Henry Ford was a visionary in the then-new automotive industry when he launched a mass production line for his legendary Model T in 1908.
His iconic Ford became an affordable legend and likely put the final nail in the coffin for the horse and buggy trade.
‘The Model T was originally powered by a modest little 4-cylinder engine and was a reliable performer during its long production run from 1908 to 1927.’
Henry Ford definitely had an eye on the future when he built his Model T, but even he could not have predicted a Model T that could go from 0 to 100 mph in under six seconds.
Stuart Green is the proud owner of a beastly 1922 Model T rod that can produce that kind of speed in that incredibly short time frame.
His Model T has a 502 Chevy big block that has been bored out to 509 when it was rebuilt after a blow up. The giant Chevy engine gets a big boost from its 871 blower and gives the ’22 T crazy horsepower.
The big block is mated with a Chevy 2-speed Powerglide automatic that provides the Model T with two performance ranges: fast and insanely fast. Stuart has to trade off performance for economy because his 9-gallon (about 36 liters) gas tank will get only him down the road about 30 miles (50 km).
Despite the woeful mileage, Stuart drives his Model T as much as possible within that limited range. The Model T also makes a great conversation piece for the automotive angle of his business (Legends Insurance) .
Stuart told MSCC his Model T is an original steel coupe and was built from two donor cars. It has custom designed seats that are comfortable and also provide a cushion when passengers get slammed back in their seats during heavy acceleration.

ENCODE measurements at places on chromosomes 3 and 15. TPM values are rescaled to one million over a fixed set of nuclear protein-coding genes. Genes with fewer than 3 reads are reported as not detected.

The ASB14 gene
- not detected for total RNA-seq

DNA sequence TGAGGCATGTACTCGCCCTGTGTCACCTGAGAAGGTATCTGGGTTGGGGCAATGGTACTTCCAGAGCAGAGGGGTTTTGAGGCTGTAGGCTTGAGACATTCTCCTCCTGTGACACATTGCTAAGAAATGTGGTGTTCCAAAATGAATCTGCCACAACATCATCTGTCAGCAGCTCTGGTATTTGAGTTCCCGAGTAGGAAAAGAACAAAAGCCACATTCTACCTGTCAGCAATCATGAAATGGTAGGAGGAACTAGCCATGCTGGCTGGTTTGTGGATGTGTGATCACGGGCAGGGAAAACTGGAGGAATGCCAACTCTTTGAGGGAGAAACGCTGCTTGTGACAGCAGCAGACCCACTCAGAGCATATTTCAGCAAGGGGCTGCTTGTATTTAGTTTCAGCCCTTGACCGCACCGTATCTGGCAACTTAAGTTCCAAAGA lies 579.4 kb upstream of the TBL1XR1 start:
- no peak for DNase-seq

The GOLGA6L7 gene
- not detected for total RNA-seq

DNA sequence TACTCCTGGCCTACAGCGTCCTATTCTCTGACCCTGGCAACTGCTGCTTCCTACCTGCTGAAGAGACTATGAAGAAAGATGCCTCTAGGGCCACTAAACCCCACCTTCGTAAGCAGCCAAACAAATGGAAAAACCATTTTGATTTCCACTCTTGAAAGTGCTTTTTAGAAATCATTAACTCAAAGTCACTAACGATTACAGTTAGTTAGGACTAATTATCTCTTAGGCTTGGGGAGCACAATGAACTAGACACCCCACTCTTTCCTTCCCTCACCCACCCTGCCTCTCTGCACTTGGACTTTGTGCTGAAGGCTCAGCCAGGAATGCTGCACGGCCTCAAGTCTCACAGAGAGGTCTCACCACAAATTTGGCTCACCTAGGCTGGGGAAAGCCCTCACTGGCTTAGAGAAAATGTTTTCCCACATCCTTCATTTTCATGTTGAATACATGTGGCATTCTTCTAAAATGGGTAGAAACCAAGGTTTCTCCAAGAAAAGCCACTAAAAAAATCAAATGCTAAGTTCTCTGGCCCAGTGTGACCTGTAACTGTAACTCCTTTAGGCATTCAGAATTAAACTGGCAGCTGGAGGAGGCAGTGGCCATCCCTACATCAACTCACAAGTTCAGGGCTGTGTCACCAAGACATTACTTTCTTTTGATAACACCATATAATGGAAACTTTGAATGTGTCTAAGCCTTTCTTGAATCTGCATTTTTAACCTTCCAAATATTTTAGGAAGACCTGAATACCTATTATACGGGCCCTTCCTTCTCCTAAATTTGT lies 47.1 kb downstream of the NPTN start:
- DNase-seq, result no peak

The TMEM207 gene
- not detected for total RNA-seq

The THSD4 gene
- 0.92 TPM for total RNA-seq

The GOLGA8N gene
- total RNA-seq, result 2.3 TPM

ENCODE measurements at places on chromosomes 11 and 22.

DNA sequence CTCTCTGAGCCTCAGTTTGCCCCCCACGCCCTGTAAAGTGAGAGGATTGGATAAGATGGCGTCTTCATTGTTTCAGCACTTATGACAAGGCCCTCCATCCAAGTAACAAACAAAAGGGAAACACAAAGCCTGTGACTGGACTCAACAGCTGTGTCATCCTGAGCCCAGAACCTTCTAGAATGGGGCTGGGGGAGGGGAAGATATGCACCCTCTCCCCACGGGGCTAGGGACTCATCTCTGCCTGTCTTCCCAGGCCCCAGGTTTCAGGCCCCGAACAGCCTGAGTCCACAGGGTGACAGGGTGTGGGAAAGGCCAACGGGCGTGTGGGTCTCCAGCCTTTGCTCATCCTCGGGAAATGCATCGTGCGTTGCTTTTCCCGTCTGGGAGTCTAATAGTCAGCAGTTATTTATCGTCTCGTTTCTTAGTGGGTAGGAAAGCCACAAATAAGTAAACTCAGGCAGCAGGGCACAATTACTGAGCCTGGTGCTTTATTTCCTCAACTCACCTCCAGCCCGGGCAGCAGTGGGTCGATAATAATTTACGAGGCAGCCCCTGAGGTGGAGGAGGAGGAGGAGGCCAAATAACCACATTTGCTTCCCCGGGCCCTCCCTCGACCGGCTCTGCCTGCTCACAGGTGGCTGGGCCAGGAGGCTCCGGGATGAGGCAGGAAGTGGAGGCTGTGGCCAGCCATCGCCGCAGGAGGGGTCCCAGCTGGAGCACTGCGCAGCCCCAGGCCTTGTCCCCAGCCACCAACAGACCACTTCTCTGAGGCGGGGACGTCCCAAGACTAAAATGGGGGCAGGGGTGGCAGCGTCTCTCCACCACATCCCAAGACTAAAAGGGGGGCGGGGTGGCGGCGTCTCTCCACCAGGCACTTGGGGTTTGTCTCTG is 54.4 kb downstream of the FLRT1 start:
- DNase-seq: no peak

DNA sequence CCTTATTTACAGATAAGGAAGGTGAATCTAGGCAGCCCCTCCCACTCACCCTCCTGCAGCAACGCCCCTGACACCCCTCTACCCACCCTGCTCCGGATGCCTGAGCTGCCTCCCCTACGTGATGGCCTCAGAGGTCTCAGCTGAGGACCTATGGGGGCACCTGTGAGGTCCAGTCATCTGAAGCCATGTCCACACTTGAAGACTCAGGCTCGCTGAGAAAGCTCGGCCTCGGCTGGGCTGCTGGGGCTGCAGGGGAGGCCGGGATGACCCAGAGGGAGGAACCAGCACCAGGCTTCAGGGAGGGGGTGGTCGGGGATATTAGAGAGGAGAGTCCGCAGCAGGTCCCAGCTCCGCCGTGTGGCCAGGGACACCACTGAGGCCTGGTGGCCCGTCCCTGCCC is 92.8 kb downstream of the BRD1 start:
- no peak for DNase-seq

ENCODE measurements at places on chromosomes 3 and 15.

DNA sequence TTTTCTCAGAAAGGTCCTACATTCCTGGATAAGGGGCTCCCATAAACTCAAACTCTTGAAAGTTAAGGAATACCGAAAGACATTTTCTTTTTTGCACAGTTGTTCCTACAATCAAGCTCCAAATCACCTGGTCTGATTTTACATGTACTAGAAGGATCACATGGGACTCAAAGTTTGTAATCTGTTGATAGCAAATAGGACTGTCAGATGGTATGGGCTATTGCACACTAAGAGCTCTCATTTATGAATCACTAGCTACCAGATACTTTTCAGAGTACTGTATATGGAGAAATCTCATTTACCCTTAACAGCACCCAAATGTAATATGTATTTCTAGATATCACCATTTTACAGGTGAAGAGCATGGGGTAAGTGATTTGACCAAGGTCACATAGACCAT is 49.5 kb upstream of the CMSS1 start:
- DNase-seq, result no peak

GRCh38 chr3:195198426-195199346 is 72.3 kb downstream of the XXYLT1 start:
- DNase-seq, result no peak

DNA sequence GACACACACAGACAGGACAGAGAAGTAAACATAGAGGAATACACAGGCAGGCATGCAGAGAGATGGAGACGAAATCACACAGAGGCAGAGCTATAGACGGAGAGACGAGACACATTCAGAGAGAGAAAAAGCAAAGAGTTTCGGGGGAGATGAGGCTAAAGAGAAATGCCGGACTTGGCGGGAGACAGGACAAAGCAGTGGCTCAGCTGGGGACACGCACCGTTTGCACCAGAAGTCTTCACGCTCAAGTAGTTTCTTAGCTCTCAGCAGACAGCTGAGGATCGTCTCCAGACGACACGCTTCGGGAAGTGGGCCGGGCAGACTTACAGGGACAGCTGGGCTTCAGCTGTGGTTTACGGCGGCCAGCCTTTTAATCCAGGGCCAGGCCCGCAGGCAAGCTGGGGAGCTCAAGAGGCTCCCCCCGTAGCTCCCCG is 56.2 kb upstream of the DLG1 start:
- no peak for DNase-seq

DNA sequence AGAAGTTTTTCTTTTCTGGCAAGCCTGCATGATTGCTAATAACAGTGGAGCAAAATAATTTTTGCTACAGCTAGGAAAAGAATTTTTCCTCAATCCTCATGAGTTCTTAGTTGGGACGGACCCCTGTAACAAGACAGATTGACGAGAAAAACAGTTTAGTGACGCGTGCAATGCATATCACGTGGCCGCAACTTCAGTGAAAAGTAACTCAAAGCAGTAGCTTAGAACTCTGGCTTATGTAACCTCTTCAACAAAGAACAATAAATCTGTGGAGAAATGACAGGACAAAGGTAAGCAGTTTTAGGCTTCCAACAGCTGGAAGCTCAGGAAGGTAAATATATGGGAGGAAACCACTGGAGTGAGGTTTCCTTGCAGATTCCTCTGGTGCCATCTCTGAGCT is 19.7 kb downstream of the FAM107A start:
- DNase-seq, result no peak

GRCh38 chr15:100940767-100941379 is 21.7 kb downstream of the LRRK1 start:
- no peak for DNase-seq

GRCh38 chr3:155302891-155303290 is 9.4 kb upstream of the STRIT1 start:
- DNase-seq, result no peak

Stuart described his T as a “violent car”, given its huge horsepower and light weight. He has a lot of respect for the car’s enormous potential and has learned how to keep all those horses under the hood properly corralled on the road.
It was no easy task. Stuart had to learn how to drive his T through actual time behind the wheel because his hot rod was meant for straight-ahead driving. Stuart mentioned that he had the car “up on three wheels a couple of times” during his learning process.
The car has a straight axle that replaced a custom torsion bar system on the T’s front end. The old school suspension and steering system has been part of the hot rod culture for decades because it is suitable for drag racing.
We mentioned how Stuart chose his Model T as part of his marketing strategy for his business. The other big reason was his reaction to the car when he first saw it. “The car’s custom look was perfect”, in Stuart’s assessment.
‘We at MSCC have to agree with Stuart on his Model T. His car is Beauty and the Beast-all in one package.’
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